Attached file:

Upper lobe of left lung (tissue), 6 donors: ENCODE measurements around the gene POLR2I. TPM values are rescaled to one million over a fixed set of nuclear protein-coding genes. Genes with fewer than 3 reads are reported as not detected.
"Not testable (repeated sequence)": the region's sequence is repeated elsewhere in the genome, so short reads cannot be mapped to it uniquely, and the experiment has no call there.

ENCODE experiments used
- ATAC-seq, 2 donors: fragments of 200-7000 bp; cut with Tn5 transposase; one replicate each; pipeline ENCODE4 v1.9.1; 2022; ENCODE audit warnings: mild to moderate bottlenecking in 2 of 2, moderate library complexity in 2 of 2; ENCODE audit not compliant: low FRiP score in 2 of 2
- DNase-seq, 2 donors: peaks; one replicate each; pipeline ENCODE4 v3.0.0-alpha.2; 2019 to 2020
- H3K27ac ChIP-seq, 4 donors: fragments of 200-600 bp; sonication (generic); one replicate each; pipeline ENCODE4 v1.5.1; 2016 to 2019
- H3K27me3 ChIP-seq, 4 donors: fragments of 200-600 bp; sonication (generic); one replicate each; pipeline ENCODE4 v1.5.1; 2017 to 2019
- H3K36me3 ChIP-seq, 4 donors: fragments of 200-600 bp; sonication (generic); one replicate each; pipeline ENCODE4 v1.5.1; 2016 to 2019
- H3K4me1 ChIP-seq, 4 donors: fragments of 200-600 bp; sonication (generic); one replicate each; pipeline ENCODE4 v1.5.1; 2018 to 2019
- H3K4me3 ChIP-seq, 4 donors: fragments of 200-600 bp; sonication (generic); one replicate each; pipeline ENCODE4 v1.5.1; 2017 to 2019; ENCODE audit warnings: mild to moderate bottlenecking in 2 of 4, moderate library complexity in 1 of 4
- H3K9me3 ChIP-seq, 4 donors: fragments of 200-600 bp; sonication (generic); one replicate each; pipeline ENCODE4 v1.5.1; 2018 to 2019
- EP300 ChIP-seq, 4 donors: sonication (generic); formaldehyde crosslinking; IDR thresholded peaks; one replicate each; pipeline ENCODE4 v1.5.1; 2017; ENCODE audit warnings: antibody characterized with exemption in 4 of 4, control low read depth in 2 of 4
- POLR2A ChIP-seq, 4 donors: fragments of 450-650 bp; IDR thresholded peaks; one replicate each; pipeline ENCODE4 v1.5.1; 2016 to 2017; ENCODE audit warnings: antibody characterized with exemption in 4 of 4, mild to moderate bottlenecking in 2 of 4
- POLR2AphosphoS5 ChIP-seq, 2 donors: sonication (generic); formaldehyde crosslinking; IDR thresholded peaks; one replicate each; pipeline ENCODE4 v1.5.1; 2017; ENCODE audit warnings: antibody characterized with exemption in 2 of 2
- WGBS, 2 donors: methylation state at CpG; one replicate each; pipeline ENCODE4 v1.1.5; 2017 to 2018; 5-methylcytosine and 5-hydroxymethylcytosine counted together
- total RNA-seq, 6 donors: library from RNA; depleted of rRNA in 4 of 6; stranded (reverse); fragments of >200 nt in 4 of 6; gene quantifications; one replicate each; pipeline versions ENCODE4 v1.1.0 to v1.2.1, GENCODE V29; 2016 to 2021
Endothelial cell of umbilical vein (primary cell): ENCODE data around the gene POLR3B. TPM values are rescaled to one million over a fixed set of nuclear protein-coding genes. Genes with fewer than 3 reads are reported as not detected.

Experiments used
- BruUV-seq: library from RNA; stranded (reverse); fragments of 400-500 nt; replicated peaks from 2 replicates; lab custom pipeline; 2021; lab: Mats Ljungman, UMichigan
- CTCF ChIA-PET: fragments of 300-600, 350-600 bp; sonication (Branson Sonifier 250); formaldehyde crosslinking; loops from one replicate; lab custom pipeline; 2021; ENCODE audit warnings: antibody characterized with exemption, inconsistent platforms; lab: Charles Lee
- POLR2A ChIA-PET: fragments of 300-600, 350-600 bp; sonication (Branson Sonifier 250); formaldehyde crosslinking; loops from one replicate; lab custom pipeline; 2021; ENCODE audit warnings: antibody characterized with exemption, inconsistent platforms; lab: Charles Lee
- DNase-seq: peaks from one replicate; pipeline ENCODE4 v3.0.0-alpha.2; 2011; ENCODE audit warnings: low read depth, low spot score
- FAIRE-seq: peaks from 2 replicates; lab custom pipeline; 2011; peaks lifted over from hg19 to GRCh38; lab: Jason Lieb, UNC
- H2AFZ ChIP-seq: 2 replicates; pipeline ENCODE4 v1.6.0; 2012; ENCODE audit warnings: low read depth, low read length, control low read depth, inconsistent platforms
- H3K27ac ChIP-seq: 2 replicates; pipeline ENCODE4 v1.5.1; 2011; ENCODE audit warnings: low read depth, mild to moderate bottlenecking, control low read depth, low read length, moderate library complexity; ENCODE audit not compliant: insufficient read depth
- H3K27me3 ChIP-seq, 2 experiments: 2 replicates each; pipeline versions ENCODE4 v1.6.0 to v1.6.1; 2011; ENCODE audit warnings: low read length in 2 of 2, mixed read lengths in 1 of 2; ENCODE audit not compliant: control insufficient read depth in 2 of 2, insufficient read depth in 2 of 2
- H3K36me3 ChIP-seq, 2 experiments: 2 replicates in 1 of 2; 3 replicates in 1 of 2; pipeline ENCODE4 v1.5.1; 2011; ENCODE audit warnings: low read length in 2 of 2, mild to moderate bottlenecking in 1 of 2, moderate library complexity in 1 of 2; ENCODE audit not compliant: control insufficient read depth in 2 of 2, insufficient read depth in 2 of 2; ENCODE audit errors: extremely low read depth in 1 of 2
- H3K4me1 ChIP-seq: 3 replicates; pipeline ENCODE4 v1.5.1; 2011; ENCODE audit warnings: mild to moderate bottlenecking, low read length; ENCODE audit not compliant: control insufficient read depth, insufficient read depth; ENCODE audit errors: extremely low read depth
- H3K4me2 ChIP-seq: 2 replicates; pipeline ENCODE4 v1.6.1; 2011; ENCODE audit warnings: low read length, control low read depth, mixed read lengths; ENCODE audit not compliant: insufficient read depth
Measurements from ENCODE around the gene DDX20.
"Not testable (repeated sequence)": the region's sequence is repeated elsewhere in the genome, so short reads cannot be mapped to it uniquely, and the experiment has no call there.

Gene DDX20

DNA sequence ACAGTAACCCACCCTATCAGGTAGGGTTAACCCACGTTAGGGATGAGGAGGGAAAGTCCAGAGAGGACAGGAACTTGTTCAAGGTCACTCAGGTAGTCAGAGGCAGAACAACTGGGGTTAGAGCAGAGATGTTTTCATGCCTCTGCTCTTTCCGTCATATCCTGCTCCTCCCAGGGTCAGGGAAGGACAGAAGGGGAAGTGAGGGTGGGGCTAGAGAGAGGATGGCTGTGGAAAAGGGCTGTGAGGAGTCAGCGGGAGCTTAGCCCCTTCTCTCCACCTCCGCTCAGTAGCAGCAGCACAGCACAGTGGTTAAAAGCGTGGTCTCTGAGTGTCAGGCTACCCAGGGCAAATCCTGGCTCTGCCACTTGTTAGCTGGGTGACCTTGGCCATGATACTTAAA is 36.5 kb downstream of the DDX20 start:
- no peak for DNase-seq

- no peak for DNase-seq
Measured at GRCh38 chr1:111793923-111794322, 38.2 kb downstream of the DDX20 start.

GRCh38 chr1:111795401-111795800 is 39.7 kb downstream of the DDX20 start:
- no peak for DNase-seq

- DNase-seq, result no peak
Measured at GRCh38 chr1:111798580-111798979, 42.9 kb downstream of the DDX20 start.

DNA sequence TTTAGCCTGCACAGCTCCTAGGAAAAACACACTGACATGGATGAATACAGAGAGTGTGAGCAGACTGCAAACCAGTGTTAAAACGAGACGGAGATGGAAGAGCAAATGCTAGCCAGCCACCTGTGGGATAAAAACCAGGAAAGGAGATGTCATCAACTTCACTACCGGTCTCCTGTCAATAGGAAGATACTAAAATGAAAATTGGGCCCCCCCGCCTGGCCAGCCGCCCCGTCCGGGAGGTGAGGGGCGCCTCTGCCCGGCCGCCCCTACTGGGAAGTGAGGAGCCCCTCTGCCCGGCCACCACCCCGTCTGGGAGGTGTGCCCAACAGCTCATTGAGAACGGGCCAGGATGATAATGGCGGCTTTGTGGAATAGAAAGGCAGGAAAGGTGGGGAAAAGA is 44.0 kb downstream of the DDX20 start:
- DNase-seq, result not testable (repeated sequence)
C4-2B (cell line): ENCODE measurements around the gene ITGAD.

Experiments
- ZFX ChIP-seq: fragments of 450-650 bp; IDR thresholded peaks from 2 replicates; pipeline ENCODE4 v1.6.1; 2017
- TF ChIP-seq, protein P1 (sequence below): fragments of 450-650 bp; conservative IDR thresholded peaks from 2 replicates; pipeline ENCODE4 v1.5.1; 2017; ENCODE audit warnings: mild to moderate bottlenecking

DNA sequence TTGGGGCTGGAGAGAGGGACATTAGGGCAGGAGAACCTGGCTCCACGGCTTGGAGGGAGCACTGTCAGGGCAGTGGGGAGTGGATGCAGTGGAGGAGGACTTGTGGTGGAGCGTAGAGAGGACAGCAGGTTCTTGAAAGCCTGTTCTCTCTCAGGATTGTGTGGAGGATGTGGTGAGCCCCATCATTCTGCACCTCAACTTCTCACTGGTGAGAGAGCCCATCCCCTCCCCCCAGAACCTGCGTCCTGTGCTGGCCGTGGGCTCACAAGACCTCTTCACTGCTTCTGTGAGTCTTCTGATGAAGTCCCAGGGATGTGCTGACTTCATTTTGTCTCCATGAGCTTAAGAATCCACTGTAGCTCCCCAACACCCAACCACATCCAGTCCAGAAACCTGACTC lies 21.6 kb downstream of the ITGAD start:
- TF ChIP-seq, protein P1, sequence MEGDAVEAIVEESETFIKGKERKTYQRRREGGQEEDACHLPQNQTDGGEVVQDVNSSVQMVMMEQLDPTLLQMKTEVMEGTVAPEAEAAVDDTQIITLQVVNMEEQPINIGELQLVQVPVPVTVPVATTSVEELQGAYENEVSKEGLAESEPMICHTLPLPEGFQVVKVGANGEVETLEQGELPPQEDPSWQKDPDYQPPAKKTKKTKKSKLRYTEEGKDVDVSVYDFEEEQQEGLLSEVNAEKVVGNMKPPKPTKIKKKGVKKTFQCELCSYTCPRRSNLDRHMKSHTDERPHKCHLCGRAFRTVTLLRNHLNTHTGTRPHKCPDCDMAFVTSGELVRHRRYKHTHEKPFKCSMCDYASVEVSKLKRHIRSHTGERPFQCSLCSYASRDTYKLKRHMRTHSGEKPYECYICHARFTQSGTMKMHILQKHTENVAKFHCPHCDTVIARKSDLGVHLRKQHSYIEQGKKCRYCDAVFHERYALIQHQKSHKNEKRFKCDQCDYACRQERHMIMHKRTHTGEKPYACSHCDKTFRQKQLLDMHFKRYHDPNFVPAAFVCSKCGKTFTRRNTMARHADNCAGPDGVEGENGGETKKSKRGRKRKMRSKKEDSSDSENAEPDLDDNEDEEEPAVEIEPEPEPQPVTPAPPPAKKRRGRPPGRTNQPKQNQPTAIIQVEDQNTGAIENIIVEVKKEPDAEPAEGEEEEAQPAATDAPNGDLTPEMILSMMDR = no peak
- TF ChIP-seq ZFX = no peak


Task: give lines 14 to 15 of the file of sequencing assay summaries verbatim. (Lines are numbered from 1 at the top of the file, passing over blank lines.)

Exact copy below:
- POLR2AphosphoS5 ChIP-seq, 2 donors: sonication (generic); formaldehyde crosslinking; IDR thresholded peaks; one replicate each; pipeline ENCODE4 v1.5.1; 2017; ENCODE audit warnings: antibody characterized with exemption in 2 of 2
- WGBS, 2 donors: methylation state at CpG; one replicate each; pipeline ENCODE4 v1.1.5; 2017 to 2018; 5-methylcytosine and 5-hydroxymethylcytosine counted together